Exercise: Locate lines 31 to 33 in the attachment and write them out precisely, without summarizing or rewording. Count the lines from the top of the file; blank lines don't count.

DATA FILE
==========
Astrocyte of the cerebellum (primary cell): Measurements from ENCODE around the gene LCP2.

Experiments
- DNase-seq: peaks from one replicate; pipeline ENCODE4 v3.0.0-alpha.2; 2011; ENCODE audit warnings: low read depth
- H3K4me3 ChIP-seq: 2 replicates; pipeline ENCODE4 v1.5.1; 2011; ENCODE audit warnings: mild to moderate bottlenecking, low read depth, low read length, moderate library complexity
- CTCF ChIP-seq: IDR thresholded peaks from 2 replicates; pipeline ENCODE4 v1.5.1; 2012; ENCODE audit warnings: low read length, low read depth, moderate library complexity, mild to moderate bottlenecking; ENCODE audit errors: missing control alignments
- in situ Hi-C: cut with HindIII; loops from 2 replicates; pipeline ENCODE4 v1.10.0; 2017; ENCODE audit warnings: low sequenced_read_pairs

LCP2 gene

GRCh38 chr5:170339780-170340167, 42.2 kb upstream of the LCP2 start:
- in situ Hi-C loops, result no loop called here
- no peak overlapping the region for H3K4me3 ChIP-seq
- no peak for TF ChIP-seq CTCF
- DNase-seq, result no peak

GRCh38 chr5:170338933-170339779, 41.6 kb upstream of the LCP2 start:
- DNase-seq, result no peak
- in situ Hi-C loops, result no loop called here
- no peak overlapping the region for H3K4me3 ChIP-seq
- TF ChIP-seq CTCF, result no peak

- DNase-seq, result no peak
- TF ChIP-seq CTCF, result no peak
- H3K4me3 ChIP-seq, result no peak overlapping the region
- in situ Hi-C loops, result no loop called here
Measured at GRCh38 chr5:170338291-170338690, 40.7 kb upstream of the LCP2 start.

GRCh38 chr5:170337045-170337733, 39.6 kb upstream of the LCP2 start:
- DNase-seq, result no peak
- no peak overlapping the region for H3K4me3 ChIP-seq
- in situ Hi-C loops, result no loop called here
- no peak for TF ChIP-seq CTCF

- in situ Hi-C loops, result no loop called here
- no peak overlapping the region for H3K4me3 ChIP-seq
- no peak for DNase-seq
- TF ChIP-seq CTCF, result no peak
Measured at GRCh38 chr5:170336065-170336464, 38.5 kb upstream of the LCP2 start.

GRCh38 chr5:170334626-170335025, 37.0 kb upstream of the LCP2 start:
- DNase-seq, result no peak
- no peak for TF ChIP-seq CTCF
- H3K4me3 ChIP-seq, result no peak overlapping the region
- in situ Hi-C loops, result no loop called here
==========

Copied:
- TF ChIP-seq CTCF, result no peak
Measured at GRCh38 chr5:170336065-170336464, 38.5 kb upstream of the LCP2 start.

GRCh38 chr5:170334626-170335025, 37.0 kb upstream of the LCP2 start: